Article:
|Former US attorney general Michael Mukasey (center) listened to a Georgia US attorney, David E. Nahmias. (The Journal And Constitution/ File)|
Atlanta suburbs attracting Mexican drug traffickers
Cartels lured by easy access to highways
LILBURN, Ga. - Azaleas bloom brightly in front of two-story homes on quiet streets where speed humps enforce the 20-mile-per-hour speed limit. Neighbors wave and smile at passersby, drawn to the booming Atlanta area by its accessible transportation, increasingly diverse population, and urban amenities.
But others are drawn to the quiet suburbs in the hopes that law enforcement or their business competitors will miss what happens inside - the movement of tons of illegal drugs, millions of dollars in cash, and sometimes lethal discipline of wayward employees.
"This county's awash in drugs," said Gwinnett County Assistant District Attorney Keith Miles.
The placid nature of Gwinnett County and nearby counties has drawn workers for Mexican drug cartels to suburbs like Lilburn, near Atlanta. Interstate 85 provides convenient transport, and the area's exploding Latino population makes it easy for Mexican traffickers to blend in.
Over the last five to seven years, the Atlanta area has become the main distribution hub to move drugs and cash throughout the East, Drug Enforcement Administration officials say. The cartels are drawn to Atlanta by the same conveniences that have attracted corporations here over the last decade or so - access to major transportation systems and proximity to large population centers.
But Georgia-based corporations don't bring with them the kind of disciplinary practices the cartel-affiliated workers have imported from Mexico. Dominican citizen Oscar Reynoso, 31, was lured to Lilburn from Rhode Island last July to settle a $300,000 debt to the Mexican Gulf cartel. Dehydrated, gagged, and badly beaten, Reynoso was found chained to a wall in a basement.
That same month, police in another Gwinnett County suburb shot and killed a suspected kidnapper as he tried to pick up a $2 million ransom owed to his cartel bosses.
Authorities have also won a string of high-profile drug busts in recent years, including Project Reckoning, which targeted the Gulf cartel, and Operation Xcellerator, which hit the Sinaloa cartel. In fiscal year 2008, federal authorities seized about $70 million in drug-related cash in Atlanta, more than any other region in the country, according to DEA records. Already this fiscal year in Atlanta they have seized about $34 million.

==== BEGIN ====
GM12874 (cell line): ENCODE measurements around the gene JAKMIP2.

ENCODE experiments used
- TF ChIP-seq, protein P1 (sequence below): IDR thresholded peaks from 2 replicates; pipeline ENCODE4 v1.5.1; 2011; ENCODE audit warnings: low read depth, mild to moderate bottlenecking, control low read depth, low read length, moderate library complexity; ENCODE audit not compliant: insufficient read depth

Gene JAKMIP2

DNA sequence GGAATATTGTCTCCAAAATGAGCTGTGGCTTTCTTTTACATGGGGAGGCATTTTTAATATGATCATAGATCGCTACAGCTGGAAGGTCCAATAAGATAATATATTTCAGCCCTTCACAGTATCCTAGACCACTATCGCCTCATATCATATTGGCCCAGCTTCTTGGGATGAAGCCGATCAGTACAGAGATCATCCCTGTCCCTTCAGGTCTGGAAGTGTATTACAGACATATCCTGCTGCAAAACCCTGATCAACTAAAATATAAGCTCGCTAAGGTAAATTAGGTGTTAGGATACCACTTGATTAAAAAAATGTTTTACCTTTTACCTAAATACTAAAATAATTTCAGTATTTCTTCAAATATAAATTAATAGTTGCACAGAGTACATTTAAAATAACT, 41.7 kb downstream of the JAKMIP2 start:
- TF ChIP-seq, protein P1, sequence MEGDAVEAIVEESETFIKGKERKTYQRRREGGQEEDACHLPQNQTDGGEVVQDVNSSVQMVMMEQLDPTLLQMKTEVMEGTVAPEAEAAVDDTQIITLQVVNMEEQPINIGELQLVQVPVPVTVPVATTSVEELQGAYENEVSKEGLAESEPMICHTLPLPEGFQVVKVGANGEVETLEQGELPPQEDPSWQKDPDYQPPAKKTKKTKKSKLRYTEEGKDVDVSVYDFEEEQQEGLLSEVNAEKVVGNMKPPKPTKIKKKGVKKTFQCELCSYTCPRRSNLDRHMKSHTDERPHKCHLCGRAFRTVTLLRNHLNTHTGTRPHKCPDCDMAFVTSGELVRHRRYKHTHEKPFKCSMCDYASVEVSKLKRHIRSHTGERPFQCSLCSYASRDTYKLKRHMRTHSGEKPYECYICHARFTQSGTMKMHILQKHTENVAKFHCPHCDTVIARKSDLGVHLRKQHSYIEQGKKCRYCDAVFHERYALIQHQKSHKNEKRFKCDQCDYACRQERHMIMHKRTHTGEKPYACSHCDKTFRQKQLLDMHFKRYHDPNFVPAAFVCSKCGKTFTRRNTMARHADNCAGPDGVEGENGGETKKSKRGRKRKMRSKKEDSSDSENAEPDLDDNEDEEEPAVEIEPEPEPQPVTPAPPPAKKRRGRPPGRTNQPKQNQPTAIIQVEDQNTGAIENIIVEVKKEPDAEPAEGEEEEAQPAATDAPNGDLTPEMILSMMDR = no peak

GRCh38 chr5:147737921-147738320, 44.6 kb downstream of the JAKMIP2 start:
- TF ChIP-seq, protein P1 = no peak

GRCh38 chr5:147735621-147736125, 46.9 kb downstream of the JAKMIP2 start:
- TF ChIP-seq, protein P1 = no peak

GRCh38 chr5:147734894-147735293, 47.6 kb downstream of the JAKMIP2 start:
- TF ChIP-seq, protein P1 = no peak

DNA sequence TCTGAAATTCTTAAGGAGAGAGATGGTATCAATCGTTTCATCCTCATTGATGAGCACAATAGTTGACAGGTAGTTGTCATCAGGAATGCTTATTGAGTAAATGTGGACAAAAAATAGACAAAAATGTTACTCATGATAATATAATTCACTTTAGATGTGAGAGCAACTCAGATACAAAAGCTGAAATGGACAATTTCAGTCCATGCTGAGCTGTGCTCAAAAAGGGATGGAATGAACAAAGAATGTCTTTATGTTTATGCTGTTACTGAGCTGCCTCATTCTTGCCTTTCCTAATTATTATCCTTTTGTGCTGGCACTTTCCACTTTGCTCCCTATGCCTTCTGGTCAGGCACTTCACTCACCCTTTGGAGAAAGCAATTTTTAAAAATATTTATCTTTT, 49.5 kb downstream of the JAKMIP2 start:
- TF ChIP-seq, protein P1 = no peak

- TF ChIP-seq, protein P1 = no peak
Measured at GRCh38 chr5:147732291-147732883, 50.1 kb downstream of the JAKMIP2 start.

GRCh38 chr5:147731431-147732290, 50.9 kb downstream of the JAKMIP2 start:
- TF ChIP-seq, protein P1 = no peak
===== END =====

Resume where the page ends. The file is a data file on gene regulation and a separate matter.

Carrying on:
"We've seen this coming for a while, with bigger seizures of drugs and cash," Miles said.
Whereas five years ago a 1-kilogram cocaine seizure was a big deal, said District Attorney Danny Porter, it is common now for law enforcement officers to seize 10, 20, or even 50 kilograms in a single bust.
And while the overall number of drug cases has actually dropped, Porter said, the number of cases involving organized distribution groups has increased.
Chuvalo Truesdell, a DEA spokesman in Atlanta, said known Mexican drug cartel members have been arrested in the Atlanta area.
While the command and control structures tend to be complicated and compartmentalized, the basic operations of cartels are simple, said Rodney Benson, the DEA special agent in charge of Atlanta.
Drugs destined for Atlanta are brought from Mexico across the border into Texas in relatively small quantities - 20 to 25 kilograms - frequently hidden in secret compartments in personal or commercial vehicles. They are accumulated near the border, and then larger shipments are sent along Interstates 10, 20, and 40 to Atlanta, often in commercial trucks carrying legitimate cargo.
Once the drugs reach the Atlanta area, they are taken to stash houses and broken down into smaller shipments that are sent via interstate to cities like Miami, New York, and Detroit. Cash collected sent on the reverse journey back to Mexico.
Unlike the Colombian traffickers in south Florida in the 1980s, the Mexican cartels tend to keep a low profile, said Jack Killorin, director of a government program to fund drug-fighting efforts in the region.
"They tend not to be too bling and high living," he said. "They're very quiet, they try to stay hidden in the communities. They want to be low key."
Drug-fueled violence has increased in Mexico in response to President Felipe Calderon's crackdown after he took office in December 2006, and spillover violence is a rising fear.
The violence in the Atlanta area, like in other distribution hub cities, tends to be limited to those involved in the drug or human trafficking trade, authorities said.
But Miles said he thinks the violence is already increasing and cited about a dozen unsolved homicides in Gwinnett County that he believes are drug related.
"You don't have shootouts in the street, but who's to say that's not coming? I think it is," Miles said. "I see it getting worse before it gets better."